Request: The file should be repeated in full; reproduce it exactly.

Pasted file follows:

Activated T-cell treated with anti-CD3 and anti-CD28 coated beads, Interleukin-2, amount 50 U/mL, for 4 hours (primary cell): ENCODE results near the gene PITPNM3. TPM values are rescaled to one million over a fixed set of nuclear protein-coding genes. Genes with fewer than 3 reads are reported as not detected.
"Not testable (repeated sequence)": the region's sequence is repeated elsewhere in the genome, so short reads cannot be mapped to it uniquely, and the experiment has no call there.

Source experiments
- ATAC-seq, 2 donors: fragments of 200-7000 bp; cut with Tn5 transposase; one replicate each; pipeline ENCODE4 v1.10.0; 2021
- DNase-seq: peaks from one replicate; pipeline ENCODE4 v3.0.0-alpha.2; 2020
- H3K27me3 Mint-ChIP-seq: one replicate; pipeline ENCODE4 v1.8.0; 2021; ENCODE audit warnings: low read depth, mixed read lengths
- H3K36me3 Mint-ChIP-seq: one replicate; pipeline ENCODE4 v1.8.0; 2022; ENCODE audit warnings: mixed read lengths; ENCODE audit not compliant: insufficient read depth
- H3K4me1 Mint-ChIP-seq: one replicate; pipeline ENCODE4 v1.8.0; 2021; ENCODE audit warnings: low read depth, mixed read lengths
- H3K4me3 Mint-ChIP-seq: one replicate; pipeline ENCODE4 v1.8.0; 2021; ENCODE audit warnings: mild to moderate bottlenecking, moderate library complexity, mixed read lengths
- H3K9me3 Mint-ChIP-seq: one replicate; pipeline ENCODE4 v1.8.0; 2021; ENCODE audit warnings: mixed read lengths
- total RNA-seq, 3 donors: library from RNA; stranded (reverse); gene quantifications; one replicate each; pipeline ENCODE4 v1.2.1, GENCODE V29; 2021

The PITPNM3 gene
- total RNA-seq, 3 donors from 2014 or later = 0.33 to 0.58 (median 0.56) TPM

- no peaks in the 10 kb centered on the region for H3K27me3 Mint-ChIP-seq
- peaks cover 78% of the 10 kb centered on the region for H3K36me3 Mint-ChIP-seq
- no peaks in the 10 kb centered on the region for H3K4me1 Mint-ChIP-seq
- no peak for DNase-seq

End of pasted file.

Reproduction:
Activated T-cell treated with anti-CD3 and anti-CD28 coated beads, Interleukin-2, amount 50 U/mL, for 4 hours (primary cell): ENCODE results near the gene PITPNM3. TPM values are rescaled to one million over a fixed set of nuclear protein-coding genes. Genes with fewer than 3 reads are reported as not detected.
"Not testable (repeated sequence)": the region's sequence is repeated elsewhere in the genome, so short reads cannot be mapped to it uniquely, and the experiment has no call there.

Source experiments
- ATAC-seq, 2 donors: fragments of 200-7000 bp; cut with Tn5 transposase; one replicate each; pipeline ENCODE4 v1.10.0; 2021
- DNase-seq: peaks from one replicate; pipeline ENCODE4 v3.0.0-alpha.2; 2020
- H3K27me3 Mint-ChIP-seq: one replicate; pipeline ENCODE4 v1.8.0; 2021; ENCODE audit warnings: low read depth, mixed read lengths
- H3K36me3 Mint-ChIP-seq: one replicate; pipeline ENCODE4 v1.8.0; 2022; ENCODE audit warnings: mixed read lengths; ENCODE audit not compliant: insufficient read depth
- H3K4me1 Mint-ChIP-seq: one replicate; pipeline ENCODE4 v1.8.0; 2021; ENCODE audit warnings: low read depth, mixed read lengths
- H3K4me3 Mint-ChIP-seq: one replicate; pipeline ENCODE4 v1.8.0; 2021; ENCODE audit warnings: mild to moderate bottlenecking, moderate library complexity, mixed read lengths
- H3K9me3 Mint-ChIP-seq: one replicate; pipeline ENCODE4 v1.8.0; 2021; ENCODE audit warnings: mixed read lengths
- total RNA-seq, 3 donors: library from RNA; stranded (reverse); gene quantifications; one replicate each; pipeline ENCODE4 v1.2.1, GENCODE V29; 2021

The PITPNM3 gene
- total RNA-seq, 3 donors from 2014 or later = 0.33 to 0.58 (median 0.56) TPM

- no peaks in the 10 kb centered on the region for H3K27me3 Mint-ChIP-seq
- peaks cover 78% of the 10 kb centered on the region for H3K36me3 Mint-ChIP-seq
- no peaks in the 10 kb centered on the region for H3K4me1 Mint-ChIP-seq
- no peak for DNase-seq